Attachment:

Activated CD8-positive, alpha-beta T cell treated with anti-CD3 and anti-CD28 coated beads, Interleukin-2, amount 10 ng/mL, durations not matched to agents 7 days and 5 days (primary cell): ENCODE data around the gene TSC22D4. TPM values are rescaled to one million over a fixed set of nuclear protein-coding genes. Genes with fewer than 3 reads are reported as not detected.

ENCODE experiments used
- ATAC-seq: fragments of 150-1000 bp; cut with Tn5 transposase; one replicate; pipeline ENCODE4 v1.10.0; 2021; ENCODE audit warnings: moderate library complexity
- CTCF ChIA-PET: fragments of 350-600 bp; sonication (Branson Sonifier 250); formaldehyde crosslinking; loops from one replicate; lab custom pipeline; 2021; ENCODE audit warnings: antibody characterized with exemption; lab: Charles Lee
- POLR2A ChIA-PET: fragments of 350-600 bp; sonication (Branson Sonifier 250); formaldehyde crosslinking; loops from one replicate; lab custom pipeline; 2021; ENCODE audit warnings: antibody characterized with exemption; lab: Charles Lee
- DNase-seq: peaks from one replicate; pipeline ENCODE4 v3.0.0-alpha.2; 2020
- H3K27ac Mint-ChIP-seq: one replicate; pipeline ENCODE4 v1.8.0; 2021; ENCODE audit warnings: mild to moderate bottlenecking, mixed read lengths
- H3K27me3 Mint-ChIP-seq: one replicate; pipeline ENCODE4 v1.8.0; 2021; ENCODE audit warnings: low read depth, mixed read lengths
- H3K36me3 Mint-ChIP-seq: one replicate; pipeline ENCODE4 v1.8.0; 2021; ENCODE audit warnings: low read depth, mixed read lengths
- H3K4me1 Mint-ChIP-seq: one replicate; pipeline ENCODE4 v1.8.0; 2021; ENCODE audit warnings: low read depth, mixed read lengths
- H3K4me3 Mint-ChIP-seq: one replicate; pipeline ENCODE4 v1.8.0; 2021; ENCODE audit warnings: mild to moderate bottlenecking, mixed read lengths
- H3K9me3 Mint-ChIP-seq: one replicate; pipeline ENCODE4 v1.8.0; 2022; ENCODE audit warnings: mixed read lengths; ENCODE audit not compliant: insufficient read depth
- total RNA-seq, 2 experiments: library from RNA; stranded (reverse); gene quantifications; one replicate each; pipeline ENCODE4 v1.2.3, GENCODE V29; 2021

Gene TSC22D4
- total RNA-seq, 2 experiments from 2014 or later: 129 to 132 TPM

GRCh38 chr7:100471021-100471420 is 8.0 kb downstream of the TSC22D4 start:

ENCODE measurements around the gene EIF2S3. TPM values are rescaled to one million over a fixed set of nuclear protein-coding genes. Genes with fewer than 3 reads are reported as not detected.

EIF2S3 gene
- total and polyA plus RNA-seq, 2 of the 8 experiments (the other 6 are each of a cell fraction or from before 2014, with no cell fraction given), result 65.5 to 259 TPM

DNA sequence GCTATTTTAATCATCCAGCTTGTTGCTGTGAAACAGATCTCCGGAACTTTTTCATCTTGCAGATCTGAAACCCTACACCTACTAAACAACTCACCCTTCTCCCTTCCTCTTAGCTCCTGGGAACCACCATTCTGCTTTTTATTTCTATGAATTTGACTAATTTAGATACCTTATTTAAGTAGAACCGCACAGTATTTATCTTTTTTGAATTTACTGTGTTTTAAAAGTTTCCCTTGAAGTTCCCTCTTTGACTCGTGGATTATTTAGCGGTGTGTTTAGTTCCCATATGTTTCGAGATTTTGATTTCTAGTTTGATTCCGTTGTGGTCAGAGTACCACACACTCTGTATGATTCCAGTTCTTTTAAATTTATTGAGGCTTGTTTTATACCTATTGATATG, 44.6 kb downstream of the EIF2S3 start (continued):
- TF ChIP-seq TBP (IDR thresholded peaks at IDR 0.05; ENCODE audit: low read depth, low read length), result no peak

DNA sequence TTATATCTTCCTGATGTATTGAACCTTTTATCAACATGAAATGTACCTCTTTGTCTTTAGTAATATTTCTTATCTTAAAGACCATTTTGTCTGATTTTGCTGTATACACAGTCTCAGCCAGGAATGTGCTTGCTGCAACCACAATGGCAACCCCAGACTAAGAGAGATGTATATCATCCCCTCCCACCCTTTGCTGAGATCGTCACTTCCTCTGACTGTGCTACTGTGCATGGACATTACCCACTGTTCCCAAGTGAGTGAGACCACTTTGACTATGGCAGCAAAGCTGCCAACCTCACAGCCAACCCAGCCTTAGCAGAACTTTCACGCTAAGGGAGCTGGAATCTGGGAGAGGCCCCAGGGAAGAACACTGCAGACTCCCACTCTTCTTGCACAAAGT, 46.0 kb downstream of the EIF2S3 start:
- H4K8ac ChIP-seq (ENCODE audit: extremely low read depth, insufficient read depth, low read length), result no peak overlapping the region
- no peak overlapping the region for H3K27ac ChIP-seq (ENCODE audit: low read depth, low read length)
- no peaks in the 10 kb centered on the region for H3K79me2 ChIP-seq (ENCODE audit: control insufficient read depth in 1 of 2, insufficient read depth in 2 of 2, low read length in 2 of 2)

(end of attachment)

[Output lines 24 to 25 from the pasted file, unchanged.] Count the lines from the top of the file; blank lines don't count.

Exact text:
- no peak overlapping the region for H3K27ac ChIP-seq (ENCODE audit: low read depth, low read length)
- no peaks in the 10 kb centered on the region for H3K79me2 ChIP-seq (ENCODE audit: control insufficient read depth in 1 of 2, insufficient read depth in 2 of 2, low read length in 2 of 2)